The educational plans of Georgia include a closer cooperation with Cyprus, according to first deputy education minister Ketevan Natriashvili who gave the Cyprus Mail an exclusive interview in the Georgian capital Tbilisi last week.
In perfect English she outlined her vision for the next five years. There are and will be rapid and disruptive advances in technologies felt in many countries, and the challenges – among them sectoral unemployment, migration, mismatch between labour market demands and qualifications supply, and the transition process from education to working life – will require a dramatic shift in policy approaches, she said. The Georgian government has tabled a four-point reform agenda, with education at its centre.
“In 2017 the budget for the ministry of education has increased by 17 per cent, and a further increase is planned for 2018,” she said.
The main goals are to make the system flexible, modern and oriented on qualitative educational outcomes.
These plans include increasing the already strong educational cooperation with Cyprus.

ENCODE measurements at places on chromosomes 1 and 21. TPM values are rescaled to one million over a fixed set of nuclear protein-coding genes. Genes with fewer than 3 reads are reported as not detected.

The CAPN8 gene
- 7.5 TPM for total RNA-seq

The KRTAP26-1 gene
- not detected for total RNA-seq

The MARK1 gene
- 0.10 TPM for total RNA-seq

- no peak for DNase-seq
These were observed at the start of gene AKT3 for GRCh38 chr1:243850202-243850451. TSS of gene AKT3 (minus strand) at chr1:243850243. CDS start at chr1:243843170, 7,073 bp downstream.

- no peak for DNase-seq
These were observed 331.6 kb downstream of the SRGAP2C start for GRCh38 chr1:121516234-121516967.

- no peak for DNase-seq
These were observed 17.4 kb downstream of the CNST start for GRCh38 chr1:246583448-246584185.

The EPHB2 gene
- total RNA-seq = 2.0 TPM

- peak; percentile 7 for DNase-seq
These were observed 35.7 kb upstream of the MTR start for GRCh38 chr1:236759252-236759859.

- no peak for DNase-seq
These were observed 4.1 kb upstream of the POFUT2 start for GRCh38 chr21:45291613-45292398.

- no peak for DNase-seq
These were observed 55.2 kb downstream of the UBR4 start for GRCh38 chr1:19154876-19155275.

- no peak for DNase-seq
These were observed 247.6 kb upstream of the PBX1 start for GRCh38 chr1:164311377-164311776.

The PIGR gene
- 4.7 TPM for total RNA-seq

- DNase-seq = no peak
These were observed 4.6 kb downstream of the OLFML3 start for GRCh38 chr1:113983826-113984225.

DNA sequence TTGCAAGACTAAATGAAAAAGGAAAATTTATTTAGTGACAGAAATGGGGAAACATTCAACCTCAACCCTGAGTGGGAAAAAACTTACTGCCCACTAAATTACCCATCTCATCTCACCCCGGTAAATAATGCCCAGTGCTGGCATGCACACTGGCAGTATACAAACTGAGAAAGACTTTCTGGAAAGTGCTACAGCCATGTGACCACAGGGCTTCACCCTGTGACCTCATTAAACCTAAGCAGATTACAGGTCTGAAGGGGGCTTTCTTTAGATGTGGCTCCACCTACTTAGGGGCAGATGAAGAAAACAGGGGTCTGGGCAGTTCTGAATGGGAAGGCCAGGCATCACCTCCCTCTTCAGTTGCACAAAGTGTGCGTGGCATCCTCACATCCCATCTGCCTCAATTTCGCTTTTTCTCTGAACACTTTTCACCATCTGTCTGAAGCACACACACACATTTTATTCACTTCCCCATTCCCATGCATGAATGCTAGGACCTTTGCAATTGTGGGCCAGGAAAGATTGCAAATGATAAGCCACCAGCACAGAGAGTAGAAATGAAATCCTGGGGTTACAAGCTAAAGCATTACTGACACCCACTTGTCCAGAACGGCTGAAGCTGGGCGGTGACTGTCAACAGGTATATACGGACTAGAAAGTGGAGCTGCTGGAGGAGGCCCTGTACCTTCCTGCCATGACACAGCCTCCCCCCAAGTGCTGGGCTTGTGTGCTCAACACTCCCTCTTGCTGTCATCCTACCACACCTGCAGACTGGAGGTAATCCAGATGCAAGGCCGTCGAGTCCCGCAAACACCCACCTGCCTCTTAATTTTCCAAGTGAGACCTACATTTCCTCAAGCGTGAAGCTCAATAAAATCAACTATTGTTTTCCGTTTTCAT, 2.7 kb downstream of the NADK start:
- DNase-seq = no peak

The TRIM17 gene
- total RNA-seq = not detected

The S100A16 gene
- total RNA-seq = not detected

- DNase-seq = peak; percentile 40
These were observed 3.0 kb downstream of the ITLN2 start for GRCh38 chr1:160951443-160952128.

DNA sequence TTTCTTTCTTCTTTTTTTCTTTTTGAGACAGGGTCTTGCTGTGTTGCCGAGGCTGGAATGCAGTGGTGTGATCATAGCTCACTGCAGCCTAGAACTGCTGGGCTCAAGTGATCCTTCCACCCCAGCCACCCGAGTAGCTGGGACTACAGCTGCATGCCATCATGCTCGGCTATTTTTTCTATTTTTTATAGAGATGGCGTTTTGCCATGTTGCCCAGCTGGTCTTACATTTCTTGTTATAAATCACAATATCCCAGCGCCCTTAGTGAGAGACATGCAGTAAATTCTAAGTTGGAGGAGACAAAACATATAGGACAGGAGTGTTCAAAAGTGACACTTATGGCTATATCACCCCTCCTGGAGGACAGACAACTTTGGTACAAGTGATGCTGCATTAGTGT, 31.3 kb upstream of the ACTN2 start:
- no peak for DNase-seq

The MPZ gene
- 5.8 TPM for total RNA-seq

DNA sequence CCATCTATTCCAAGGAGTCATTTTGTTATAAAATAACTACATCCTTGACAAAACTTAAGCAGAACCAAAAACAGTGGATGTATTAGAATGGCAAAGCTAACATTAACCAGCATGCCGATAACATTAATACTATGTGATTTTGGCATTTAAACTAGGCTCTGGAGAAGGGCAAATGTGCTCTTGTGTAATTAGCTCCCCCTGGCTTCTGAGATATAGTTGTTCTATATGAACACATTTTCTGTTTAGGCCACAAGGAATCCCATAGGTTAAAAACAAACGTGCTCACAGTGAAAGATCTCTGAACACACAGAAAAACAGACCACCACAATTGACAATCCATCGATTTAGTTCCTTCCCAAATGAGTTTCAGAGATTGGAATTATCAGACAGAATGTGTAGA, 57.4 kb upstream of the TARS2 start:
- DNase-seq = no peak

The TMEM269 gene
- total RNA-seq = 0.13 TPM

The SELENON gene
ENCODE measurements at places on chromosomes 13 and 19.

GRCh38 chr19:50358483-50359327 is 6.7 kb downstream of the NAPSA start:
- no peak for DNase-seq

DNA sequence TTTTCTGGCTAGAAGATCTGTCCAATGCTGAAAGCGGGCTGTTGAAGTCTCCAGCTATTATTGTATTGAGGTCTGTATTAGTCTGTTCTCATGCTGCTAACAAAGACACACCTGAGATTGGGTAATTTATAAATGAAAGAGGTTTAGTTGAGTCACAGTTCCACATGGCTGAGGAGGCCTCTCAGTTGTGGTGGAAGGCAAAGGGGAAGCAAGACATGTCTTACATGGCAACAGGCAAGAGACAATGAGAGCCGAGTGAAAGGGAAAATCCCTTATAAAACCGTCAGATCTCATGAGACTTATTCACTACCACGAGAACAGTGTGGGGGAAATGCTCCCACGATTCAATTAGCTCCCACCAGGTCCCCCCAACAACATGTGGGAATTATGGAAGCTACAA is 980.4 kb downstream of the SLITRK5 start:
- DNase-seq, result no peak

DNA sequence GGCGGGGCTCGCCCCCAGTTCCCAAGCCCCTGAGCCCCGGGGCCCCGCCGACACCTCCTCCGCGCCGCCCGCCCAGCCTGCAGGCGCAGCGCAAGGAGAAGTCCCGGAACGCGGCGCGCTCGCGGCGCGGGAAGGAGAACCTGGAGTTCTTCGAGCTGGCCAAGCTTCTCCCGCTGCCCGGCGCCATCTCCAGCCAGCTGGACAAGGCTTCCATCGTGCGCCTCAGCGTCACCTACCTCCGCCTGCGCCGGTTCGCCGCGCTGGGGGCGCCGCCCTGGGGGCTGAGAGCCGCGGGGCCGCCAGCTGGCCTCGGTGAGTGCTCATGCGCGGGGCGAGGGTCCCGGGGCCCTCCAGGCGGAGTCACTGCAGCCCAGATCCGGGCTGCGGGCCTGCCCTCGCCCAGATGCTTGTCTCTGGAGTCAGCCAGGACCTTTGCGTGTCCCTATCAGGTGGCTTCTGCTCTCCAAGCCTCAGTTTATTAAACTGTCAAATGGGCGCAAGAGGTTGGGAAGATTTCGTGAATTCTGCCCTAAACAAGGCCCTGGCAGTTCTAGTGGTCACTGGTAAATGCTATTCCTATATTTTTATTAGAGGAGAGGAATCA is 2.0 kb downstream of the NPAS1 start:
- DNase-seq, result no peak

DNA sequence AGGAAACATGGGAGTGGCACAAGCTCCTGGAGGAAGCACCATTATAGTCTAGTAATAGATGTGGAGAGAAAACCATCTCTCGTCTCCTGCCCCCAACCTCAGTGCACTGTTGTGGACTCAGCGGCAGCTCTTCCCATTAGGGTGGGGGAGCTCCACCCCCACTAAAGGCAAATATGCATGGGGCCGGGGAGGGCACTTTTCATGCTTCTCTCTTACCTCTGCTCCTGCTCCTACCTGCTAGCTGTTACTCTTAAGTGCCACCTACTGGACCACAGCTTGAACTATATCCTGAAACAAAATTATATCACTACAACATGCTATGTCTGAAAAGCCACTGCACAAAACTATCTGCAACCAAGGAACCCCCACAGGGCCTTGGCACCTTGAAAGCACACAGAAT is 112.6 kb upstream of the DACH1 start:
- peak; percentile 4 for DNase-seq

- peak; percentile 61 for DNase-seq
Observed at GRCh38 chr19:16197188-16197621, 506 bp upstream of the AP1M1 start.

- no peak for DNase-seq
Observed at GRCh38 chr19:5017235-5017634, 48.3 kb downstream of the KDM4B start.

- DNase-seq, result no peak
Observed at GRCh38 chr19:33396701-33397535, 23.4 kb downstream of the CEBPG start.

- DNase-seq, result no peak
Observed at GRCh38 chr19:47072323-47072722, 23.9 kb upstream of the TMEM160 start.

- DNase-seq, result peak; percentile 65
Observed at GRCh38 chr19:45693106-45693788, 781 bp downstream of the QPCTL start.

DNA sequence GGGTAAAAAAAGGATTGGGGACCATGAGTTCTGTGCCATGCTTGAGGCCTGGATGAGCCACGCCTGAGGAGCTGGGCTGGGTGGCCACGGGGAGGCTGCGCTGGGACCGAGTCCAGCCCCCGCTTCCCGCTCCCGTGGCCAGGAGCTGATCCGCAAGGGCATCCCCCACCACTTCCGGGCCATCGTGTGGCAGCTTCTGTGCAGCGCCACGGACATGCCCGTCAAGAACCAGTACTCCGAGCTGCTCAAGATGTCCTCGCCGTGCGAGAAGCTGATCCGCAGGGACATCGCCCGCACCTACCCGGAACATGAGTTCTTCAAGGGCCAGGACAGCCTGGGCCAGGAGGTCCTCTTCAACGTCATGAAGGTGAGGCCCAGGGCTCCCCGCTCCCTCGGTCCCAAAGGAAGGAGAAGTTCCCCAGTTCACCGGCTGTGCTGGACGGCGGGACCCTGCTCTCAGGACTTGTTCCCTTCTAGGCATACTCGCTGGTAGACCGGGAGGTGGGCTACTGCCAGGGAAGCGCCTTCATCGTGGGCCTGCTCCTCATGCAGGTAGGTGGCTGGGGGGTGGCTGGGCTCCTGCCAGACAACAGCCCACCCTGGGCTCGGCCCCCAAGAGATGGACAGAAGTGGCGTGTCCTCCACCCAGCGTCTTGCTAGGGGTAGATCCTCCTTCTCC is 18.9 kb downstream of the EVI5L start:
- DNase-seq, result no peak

Professors from the University of Cyprus visited Tbilisi State university to deliver lectures on Greek literature while as far back as the 1990s Georgian schools introduced Greek language classes.
Greek language teachers have completed internships in Cyprus, and Georgian students participated in Greek language summer schools.
Natriashvili has already discussed the mutual recognition of higher education qualifications with Minister of Education Costas Kadis and the minister is expected to visit Georgia at the end of this year.
Sharing experiences in vocational education and training is another goal. Georgia is also going to have more inter-university agreements and expand courses taught in foreign languages. There are already double-degrees with French universities, and according to the minister, “it would be valuable to implement similar projects in cooperation with Cypriot universities.”
She also stressed the importance of the EU, saying that deepening political exchange will bring the societies closer together.
“We in Georgia believe these these processes are both necessary and desirable.”
Regarding relations with the EU, the deputy minister believes, Georgia is a role model in the eastern partnership, a process which demanded many difficult reforms but has been successful.
The ties will most likely be further strengthened on November 24, when the 5th Eastern Partnership (EaP) summit will take place in Brussels. At the summit, heads of governments from the EU member states and the six Eastern partner countries will look at future cooperation.